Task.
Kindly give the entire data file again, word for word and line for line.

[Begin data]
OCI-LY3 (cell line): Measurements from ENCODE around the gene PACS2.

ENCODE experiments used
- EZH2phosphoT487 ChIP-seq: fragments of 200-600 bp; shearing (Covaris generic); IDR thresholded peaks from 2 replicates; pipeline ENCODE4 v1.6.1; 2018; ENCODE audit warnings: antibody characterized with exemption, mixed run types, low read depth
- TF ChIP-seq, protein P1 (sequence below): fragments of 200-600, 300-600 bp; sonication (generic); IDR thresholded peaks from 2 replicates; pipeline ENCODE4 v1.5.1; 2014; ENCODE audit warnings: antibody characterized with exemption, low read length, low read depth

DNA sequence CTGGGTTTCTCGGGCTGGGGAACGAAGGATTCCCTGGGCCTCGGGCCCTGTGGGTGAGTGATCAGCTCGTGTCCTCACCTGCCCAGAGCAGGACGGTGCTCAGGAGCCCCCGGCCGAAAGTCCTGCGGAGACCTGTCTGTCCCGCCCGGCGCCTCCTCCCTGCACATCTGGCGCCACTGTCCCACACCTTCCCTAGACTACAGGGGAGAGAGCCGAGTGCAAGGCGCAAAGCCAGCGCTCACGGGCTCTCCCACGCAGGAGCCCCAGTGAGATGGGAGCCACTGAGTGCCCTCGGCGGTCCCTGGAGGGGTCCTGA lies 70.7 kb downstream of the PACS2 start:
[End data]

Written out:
OCI-LY3 (cell line): Measurements from ENCODE around the gene PACS2.

ENCODE experiments used
- EZH2phosphoT487 ChIP-seq: fragments of 200-600 bp; shearing (Covaris generic); IDR thresholded peaks from 2 replicates; pipeline ENCODE4 v1.6.1; 2018; ENCODE audit warnings: antibody characterized with exemption, mixed run types, low read depth
- TF ChIP-seq, protein P1 (sequence below): fragments of 200-600, 300-600 bp; sonication (generic); IDR thresholded peaks from 2 replicates; pipeline ENCODE4 v1.5.1; 2014; ENCODE audit warnings: antibody characterized with exemption, low read length, low read depth

DNA sequence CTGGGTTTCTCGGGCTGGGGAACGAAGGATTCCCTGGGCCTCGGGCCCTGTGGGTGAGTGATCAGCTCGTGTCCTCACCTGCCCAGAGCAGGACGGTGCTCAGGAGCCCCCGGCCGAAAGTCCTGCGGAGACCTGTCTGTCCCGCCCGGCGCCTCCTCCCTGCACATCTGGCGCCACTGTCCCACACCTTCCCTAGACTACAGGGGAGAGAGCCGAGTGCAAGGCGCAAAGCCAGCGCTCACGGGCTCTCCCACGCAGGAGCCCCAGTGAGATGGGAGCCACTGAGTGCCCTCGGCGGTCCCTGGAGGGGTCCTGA lies 70.7 kb downstream of the PACS2 start: